“It’s important that stories like this do get told and that we understand our full history of Western Australia.”
Newspaper records document how Indigenous people were fined for entering prohibited areas of Perth. (ABC News: Rebecca Carmody)
It is unclear how many people were arrested for being in the exclusion zone without a permit, but documentation held by the State Records Office suggests it was a significant number.
Between July 1949 and February 1950, Central Police Office records show 78 Indigenous people were charged.
‘We are like slaves’
Old newspaper articles also offer an insight into how Indigenous people felt at the time.
“We are like slaves — tied down,” Thomas Brophy of Bassendean told Perth Police Court after being charged with being in a prohibited area in 1946.
“In the war the Aborigines were good enough to fight side by side with your men. Now they are sent back to the bush again. We cannot get justice if you want to put permits over us.”
Correspondence from Neville to the Commissioner of Police in March 1928 gives an insight into his motives for supporting the prohibited area.
Allowing them entry, he wrote, “simply debases the natives and lowers the status of the whites in their eyes … and will invariably lead to the ruin of blacks.”
The aptly-named White City amusement park in Perth was whites-only precinct. (Supplied: State Library of WA)
Writer and researcher Stephen Kinnane said Neville disliked the fact that Indigenous men were beating whites in competitive events at White City.
“Aboriginal men were winning boxing competitions, buck-jumping competitions and he felt it lessened the status of whites in the eyes of Aboriginal people to see that kind of activity take place, where an Aboriginal could defeat a white person in a competition,” Mr Kinnane said.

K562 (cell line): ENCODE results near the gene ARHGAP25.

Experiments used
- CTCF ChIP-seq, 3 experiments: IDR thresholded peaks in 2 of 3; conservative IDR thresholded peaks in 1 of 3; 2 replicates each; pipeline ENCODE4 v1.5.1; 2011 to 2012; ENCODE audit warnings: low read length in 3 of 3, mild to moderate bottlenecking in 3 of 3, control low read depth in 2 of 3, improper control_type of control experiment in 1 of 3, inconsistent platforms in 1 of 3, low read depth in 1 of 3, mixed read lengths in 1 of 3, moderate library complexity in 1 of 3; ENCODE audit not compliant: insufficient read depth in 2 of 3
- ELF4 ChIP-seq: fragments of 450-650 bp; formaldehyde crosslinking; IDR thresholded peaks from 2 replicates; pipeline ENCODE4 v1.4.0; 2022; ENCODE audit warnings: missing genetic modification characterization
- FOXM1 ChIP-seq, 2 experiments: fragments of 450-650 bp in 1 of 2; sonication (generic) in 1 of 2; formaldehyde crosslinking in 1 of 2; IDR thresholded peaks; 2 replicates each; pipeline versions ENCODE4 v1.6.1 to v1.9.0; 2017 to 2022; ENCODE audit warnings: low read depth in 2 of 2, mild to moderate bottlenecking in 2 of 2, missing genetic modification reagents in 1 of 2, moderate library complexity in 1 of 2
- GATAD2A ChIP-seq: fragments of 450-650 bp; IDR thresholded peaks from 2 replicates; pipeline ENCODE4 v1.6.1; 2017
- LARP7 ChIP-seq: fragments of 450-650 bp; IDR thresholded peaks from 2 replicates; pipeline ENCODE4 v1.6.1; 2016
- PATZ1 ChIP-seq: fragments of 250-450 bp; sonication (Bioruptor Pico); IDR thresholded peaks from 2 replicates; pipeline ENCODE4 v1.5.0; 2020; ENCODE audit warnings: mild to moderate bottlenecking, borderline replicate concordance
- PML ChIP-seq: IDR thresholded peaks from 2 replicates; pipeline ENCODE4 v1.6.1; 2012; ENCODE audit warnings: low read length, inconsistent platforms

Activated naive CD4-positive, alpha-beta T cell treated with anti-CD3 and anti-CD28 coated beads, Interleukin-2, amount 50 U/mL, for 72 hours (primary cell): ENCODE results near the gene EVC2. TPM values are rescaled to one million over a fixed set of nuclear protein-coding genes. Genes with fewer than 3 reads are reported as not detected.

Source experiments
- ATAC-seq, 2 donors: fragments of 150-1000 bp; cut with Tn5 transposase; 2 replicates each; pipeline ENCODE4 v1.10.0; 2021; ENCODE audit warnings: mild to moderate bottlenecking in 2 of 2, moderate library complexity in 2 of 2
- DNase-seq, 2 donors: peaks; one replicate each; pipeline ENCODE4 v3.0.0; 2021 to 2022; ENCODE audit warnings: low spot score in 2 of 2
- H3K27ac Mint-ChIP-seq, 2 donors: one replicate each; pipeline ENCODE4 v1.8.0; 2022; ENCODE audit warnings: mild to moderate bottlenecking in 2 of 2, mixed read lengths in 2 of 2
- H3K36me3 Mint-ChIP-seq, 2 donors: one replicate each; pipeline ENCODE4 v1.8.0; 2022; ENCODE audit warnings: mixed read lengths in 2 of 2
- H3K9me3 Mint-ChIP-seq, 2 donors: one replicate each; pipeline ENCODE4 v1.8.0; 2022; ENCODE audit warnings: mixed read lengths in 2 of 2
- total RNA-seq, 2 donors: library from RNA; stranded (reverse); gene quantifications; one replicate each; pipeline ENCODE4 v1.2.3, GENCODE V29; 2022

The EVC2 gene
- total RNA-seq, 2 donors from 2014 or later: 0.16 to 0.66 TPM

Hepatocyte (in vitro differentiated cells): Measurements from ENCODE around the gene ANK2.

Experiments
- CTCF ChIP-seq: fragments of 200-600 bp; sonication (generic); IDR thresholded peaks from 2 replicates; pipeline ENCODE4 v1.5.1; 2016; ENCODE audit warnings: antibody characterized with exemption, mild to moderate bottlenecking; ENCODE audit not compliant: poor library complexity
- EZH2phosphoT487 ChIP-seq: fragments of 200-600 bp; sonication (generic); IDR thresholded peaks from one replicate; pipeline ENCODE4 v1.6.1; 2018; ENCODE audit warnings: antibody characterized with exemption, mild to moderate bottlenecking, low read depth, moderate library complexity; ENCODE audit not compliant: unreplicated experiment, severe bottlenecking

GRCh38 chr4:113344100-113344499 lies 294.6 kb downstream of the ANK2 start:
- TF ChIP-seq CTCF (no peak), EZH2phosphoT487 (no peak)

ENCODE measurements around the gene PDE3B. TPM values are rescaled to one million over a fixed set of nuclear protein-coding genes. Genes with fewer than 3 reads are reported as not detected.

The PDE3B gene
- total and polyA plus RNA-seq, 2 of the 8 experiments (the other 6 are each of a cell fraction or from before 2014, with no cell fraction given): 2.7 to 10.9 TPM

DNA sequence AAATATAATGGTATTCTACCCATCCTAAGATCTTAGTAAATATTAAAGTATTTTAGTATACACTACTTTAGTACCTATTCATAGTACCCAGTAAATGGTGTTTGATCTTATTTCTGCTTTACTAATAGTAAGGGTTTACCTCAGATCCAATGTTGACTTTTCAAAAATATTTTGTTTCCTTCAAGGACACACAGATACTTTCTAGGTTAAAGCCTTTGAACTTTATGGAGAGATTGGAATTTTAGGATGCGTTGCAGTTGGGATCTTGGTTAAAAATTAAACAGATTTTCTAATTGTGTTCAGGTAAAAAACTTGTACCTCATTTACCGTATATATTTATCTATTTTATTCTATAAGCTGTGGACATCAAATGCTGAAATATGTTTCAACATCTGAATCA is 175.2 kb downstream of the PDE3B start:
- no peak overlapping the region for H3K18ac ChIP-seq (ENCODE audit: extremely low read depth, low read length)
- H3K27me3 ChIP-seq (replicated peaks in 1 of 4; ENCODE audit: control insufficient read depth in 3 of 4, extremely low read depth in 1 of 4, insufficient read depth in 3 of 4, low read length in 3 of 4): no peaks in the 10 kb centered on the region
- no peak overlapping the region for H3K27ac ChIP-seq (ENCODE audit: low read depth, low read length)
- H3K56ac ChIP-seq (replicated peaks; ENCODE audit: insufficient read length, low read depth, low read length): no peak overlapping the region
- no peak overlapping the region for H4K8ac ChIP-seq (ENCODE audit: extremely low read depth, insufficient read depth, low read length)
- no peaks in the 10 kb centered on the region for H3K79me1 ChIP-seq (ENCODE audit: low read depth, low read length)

“It was an incredible amount of surveillance of people’s lives and people were aware they were being watched.
“They were very careful about how they behaved in public because they knew being Aboriginal and being in the city was something that was curtailed and controlled through legislation.
“The Perth Prohibited Area was so well-regarded as a solution to controlling Aboriginal people and segregating them from the wider population that it was applied across the state.”
Many police opposed the prohibition policy, archivist Damien Hassan said. (ABC News: Rebecca Carmody)
Mr Kinnane, a Marda Marda man from Miriwoong country in the East Kimberley, welcomed efforts to improve understanding of Perth’s Prohibited Area because of the important lessons to be learnt.
“That that kind of race-based approach and controlling a population, it never works,” he said.
“People got around it, they still cut through the city, they still used the city.
“Aboriginal and non-Aboriginal people still related to each other.
“Non-Aboriginal servicemen who served with their Aboriginal mates still walked the streets with them and a couple of them got arrested for doing that.
“That kind of approach only creates division. We need to share the space.”